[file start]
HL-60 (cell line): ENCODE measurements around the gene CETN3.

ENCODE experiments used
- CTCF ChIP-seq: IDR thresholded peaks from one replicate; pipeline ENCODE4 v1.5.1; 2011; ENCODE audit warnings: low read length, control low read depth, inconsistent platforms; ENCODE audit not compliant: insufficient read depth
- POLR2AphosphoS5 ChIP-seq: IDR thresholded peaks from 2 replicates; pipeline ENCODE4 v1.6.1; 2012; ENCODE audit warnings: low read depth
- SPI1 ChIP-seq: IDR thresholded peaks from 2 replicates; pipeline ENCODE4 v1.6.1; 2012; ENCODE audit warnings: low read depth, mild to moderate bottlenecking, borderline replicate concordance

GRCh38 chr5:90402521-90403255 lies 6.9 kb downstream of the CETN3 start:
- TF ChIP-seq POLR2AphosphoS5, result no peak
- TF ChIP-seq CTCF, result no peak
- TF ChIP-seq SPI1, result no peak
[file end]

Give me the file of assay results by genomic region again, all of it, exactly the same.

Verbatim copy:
HL-60 (cell line): ENCODE measurements around the gene CETN3.

ENCODE experiments used
- CTCF ChIP-seq: IDR thresholded peaks from one replicate; pipeline ENCODE4 v1.5.1; 2011; ENCODE audit warnings: low read length, control low read depth, inconsistent platforms; ENCODE audit not compliant: insufficient read depth
- POLR2AphosphoS5 ChIP-seq: IDR thresholded peaks from 2 replicates; pipeline ENCODE4 v1.6.1; 2012; ENCODE audit warnings: low read depth
- SPI1 ChIP-seq: IDR thresholded peaks from 2 replicates; pipeline ENCODE4 v1.6.1; 2012; ENCODE audit warnings: low read depth, mild to moderate bottlenecking, borderline replicate concordance

GRCh38 chr5:90402521-90403255 lies 6.9 kb downstream of the CETN3 start:
- TF ChIP-seq POLR2AphosphoS5, result no peak
- TF ChIP-seq CTCF, result no peak
- TF ChIP-seq SPI1, result no peak